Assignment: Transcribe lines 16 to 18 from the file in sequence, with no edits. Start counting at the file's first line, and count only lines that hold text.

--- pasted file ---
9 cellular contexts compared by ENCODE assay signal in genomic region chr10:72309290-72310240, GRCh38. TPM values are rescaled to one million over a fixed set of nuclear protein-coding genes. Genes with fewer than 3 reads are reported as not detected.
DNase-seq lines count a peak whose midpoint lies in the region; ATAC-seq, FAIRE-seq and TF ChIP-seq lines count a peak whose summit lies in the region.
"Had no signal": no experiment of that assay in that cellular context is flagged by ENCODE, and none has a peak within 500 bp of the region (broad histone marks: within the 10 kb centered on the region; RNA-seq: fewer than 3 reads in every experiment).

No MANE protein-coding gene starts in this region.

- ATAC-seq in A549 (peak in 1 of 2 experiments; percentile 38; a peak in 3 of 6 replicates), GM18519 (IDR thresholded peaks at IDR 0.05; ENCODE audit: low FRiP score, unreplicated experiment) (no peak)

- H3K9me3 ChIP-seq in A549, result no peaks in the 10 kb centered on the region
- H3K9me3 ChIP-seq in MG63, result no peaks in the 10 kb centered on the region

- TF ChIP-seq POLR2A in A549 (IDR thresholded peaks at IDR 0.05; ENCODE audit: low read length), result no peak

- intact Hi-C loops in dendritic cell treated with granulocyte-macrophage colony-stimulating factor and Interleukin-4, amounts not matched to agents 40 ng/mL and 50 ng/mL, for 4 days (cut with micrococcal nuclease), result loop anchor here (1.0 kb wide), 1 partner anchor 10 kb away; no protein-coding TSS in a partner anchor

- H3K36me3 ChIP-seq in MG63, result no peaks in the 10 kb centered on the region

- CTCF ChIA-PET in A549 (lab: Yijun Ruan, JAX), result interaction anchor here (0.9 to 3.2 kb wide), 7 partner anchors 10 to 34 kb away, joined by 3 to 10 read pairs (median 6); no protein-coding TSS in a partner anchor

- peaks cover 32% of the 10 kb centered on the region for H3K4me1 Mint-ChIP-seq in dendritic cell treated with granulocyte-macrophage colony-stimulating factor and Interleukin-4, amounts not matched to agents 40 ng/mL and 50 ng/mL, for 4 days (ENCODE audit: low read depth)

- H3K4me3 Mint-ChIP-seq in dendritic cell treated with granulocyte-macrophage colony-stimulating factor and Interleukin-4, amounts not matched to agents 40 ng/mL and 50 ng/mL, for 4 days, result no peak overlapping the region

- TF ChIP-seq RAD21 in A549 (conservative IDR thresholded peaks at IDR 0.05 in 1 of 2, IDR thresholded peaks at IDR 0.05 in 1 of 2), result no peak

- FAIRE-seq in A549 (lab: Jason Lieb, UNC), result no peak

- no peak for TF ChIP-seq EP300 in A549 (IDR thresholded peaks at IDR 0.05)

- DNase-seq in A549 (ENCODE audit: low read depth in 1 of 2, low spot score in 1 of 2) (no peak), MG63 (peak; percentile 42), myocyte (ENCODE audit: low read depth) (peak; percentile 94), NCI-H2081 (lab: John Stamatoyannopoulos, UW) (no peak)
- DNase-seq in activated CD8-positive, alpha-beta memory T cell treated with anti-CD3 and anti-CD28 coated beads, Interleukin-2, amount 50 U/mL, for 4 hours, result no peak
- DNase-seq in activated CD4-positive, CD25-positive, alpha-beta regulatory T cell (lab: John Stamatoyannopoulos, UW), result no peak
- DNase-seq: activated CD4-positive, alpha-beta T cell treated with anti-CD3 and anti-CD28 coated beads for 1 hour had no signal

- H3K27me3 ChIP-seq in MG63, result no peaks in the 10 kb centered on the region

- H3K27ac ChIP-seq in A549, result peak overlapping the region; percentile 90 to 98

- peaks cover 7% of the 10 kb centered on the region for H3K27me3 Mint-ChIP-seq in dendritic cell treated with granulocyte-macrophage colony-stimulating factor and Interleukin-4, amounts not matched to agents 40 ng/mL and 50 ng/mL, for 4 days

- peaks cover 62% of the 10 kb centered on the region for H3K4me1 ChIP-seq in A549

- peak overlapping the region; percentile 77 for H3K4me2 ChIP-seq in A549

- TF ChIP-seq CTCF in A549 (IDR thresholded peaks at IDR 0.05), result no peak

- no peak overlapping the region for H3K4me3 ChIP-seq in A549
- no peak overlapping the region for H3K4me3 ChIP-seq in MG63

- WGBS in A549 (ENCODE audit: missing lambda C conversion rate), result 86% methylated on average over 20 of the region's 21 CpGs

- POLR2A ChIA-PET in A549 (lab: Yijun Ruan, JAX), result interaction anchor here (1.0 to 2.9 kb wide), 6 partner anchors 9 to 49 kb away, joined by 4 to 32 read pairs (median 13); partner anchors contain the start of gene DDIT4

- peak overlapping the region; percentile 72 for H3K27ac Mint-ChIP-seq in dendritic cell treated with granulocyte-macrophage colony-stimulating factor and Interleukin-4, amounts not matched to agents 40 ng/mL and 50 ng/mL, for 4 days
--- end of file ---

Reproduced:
- no peak for TF ChIP-seq EP300 in A549 (IDR thresholded peaks at IDR 0.05)

- DNase-seq in A549 (ENCODE audit: low read depth in 1 of 2, low spot score in 1 of 2) (no peak), MG63 (peak; percentile 42), myocyte (ENCODE audit: low read depth) (peak; percentile 94), NCI-H2081 (lab: John Stamatoyannopoulos, UW) (no peak)
- DNase-seq in activated CD8-positive, alpha-beta memory T cell treated with anti-CD3 and anti-CD28 coated beads, Interleukin-2, amount 50 U/mL, for 4 hours, result no peak